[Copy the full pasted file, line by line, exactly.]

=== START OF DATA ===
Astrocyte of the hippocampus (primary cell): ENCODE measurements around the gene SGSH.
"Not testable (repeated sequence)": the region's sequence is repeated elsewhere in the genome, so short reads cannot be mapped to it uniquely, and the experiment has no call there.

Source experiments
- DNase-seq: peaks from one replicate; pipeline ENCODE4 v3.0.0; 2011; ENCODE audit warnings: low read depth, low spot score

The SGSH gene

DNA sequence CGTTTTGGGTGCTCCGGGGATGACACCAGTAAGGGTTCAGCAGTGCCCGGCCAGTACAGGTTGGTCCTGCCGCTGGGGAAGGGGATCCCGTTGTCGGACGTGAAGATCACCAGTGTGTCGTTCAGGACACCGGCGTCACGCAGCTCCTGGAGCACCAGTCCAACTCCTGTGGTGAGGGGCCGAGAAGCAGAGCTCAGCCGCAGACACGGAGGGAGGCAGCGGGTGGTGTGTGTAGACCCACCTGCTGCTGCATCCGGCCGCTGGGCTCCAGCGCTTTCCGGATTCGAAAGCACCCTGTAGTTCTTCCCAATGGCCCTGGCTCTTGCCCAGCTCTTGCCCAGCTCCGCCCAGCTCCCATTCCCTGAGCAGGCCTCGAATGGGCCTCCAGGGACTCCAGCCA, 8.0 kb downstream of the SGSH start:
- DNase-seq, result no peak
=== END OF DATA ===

Astrocyte of the hippocampus (primary cell): ENCODE measurements around the gene SGSH.
"Not testable (repeated sequence)": the region's sequence is repeated elsewhere in the genome, so short reads cannot be mapped to it uniquely, and the experiment has no call there.

Source experiments
- DNase-seq: peaks from one replicate; pipeline ENCODE4 v3.0.0; 2011; ENCODE audit warnings: low read depth, low spot score

The SGSH gene

DNA sequence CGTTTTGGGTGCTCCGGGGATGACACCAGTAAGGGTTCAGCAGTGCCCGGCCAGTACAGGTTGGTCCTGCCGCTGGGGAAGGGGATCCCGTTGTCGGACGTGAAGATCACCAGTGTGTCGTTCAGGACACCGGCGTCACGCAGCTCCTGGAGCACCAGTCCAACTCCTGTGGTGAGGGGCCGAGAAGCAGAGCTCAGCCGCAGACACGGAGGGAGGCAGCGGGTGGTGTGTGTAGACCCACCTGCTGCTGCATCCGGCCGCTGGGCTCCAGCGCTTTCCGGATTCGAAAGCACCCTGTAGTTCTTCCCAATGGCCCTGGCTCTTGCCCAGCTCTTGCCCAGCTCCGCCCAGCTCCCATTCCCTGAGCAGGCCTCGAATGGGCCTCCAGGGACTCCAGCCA, 8.0 kb downstream of the SGSH start:
- DNase-seq, result no peak